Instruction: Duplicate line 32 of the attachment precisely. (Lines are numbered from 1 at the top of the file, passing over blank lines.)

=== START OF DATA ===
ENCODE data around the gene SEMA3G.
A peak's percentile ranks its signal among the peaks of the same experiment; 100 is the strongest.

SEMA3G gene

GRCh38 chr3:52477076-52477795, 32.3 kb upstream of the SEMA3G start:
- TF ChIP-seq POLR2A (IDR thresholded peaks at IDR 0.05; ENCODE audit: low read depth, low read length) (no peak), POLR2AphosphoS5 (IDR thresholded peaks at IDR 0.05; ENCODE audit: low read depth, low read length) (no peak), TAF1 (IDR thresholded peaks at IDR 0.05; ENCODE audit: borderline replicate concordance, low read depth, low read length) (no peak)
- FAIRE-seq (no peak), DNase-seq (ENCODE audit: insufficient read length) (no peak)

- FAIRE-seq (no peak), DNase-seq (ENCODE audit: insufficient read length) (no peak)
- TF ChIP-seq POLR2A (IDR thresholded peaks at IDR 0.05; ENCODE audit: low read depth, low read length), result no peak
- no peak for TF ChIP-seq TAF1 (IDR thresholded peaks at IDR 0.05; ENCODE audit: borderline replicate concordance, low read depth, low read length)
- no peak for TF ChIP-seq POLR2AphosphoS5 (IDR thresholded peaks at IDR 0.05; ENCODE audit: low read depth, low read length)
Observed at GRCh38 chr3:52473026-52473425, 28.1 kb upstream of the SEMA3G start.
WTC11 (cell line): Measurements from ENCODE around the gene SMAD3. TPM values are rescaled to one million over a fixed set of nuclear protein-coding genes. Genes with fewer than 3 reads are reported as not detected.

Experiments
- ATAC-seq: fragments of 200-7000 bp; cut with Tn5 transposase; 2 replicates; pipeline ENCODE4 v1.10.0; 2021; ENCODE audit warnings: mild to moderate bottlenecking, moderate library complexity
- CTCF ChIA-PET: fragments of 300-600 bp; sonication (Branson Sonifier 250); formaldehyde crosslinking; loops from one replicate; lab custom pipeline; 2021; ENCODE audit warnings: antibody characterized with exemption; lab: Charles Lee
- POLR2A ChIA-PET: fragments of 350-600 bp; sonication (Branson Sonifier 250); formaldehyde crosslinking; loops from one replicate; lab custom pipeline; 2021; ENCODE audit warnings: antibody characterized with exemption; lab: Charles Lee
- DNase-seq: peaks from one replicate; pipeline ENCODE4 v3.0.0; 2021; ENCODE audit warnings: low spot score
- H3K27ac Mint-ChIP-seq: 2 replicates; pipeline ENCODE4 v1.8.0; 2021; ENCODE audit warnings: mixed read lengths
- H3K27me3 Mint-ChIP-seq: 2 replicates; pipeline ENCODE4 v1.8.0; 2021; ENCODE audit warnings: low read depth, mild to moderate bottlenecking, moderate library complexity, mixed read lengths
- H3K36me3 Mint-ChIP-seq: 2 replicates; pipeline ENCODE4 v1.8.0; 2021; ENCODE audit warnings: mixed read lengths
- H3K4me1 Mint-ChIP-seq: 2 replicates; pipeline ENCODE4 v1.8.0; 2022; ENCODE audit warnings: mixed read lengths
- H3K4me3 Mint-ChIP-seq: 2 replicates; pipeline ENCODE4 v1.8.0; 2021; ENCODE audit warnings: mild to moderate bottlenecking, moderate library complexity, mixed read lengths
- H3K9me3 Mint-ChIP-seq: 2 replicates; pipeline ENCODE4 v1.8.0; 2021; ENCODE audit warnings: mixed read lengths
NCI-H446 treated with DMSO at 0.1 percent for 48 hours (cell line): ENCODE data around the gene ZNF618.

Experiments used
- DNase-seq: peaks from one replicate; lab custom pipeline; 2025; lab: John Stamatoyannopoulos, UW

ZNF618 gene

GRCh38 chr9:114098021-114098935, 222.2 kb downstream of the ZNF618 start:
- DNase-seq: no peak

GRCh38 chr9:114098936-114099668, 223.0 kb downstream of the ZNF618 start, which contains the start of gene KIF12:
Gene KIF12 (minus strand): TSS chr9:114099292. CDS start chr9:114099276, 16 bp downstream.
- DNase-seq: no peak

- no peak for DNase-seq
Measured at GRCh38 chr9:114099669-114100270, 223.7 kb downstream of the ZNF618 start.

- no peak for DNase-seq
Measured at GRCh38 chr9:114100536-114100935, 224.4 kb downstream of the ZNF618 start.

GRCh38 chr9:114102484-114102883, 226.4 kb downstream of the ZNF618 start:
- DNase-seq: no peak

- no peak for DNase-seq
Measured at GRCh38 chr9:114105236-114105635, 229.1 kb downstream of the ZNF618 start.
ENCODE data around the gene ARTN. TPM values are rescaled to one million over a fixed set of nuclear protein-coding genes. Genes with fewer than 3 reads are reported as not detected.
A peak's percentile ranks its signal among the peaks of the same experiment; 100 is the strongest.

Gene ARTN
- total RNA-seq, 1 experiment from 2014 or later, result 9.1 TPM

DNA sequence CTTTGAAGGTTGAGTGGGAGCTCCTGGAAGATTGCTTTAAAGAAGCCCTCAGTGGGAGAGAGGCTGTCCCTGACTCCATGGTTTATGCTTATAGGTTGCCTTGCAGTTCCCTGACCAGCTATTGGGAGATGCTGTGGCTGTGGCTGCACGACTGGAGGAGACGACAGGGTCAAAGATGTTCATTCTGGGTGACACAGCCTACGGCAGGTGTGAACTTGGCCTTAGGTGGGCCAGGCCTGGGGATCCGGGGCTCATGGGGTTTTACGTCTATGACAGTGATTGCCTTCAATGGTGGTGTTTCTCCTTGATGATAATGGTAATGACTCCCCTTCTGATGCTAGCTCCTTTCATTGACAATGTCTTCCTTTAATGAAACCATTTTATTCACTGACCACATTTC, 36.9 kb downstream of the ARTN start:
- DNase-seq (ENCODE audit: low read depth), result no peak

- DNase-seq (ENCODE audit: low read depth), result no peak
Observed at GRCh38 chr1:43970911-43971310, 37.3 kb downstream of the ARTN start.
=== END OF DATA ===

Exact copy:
- DNase-seq: no peak